2 LPs on 1 CD: BLUE SPOON (1964)/SPOON IN LONDON (1965).
Personnel includes: Jimmy Witherspoon (vocals); Kenny Burrell (guitar).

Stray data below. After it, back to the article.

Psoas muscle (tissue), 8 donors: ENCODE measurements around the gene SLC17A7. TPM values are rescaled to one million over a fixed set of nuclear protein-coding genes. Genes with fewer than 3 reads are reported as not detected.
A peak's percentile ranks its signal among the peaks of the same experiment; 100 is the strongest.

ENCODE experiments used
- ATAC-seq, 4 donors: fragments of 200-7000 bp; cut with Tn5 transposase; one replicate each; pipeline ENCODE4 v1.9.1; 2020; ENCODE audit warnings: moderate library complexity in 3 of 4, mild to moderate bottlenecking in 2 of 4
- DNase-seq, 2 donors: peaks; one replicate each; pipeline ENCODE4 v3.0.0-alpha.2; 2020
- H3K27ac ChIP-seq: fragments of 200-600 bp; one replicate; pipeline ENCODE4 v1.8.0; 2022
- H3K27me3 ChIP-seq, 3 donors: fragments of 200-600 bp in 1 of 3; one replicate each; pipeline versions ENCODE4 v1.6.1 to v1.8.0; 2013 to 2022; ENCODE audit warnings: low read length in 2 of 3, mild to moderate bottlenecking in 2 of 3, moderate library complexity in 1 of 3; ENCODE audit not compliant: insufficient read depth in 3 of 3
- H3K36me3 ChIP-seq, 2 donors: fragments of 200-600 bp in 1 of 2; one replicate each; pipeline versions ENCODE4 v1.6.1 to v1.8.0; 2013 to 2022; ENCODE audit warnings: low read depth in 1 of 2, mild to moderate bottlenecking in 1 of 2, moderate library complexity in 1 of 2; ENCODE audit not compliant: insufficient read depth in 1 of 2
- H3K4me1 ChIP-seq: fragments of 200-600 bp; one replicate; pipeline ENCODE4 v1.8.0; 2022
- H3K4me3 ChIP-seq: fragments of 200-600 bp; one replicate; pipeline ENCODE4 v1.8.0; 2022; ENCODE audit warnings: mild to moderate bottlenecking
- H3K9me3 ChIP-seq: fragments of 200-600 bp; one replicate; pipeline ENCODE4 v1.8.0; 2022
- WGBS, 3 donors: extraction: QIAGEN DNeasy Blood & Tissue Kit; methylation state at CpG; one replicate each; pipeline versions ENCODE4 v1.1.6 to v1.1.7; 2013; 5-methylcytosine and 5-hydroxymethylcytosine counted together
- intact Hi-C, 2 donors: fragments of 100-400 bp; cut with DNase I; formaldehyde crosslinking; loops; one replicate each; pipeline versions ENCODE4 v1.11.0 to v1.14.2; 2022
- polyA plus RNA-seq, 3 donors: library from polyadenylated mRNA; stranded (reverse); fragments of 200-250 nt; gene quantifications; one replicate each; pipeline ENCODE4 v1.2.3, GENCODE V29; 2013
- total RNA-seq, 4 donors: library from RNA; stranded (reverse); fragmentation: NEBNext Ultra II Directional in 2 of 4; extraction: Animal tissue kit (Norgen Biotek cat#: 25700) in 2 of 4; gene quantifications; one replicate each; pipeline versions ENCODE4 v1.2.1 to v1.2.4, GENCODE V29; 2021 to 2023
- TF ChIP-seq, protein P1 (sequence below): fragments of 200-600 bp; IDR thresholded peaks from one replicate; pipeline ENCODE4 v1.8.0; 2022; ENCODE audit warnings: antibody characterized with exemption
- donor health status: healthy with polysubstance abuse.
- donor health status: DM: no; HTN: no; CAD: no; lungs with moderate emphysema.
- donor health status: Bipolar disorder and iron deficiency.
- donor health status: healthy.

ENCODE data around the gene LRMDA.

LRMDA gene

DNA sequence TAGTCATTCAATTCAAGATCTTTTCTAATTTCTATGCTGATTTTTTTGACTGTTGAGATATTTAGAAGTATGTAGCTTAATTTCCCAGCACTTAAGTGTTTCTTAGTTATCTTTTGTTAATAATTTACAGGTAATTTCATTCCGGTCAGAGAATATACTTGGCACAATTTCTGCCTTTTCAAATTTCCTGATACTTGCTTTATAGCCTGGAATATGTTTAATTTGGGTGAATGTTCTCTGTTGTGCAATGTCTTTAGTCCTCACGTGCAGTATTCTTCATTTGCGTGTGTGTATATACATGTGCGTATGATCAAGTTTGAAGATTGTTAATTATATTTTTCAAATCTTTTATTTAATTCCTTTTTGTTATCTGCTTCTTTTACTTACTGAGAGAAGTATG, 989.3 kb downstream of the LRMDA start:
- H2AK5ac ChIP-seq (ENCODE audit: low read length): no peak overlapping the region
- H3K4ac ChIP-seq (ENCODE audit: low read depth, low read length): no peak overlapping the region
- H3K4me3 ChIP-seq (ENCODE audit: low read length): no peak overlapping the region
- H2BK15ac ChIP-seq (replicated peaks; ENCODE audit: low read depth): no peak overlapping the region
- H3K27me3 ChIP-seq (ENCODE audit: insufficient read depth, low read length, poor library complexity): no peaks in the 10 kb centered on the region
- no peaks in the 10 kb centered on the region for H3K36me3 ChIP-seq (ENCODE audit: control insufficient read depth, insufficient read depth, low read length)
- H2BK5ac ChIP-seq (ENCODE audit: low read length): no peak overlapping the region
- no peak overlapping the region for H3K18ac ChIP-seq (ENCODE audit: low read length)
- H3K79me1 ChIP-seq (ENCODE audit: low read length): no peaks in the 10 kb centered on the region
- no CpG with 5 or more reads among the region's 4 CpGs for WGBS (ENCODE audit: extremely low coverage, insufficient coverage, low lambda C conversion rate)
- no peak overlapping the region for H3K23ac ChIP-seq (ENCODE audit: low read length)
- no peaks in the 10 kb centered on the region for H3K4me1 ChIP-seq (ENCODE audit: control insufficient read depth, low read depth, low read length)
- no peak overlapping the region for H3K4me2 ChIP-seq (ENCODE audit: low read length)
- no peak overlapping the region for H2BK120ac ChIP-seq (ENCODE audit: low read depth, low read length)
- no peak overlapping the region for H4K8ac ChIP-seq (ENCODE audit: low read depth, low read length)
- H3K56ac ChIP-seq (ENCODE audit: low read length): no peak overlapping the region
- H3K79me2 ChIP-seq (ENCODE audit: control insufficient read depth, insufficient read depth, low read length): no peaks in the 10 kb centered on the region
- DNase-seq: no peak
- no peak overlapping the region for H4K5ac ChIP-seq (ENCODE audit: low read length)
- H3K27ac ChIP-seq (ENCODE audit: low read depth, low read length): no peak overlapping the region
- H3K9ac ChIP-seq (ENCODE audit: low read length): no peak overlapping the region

This CD combines two chronologically close, but stylistically different, LPs onto a single-disc reissue. Blue Spoon, from 1964, was one of Witherspoon's jazzier sessions, still retaining his characteristic jazz-blues blend, but lighter on the soul, pop, and shouting R&B elements of some of his other releases. The jazzy flavor was guaranteed by his backup quartet of Kenny Burrell on guitar, Eddie Kahn on bass, Gildo Mahones on piano, and Roy Haynes on drums. Dominated by ballads, it's on the mellow side, with a pleasant yet unadventurous selection of covers. These include Cecil Gant's "I Wonder," "Nobody Knows You When You're Down and Out," "It's All in the Game," and "Baby Please Don't Go" (here retitled "Back to New Orleans," with the writing credits given to Brownie McGhee and Sonny Terry). Kenny Burrell contributed one composition, "Blues in the Morning." Spoon in London is an uncharacteristic entry in the Witherspoon catalog. Recorded in London in June 1965, there's a definite soul-pop slant to the production, with backup woman singers who wouldn't have been out of place at a Ray Charles session; brassy, bright arrangements; and lean blues-rock guitar backup that leads one to suspect that an ace U.K. session man like Jimmy Page or Big Jim Sullivan might have been responsible (the personnel, unfortunately, are not documented). The orchestra was arranged and conducted by Benny Golson, and there's a definite sense of trying to cross Witherspoon's habitual classy soul-jazz over into the soul and rock markets. Purists, of course, will probably be offended, but in fact this deviation from the usual format makes this one of Witherspoon's more interesting and, yes, fun releases. He's more than up to the task of broaching this territory, sounding rather like a cross between Ray Charles and Brook Benton at times (yet closer to Benton). Tracks like "Free Spirits" swing in a more traditionally jazz manner; "Room for Everybody" has a singalong country-folk feel; and "Two Hearts Are Better Than One" is decorated by odd Dixieland touches. ~ Richie Unterberger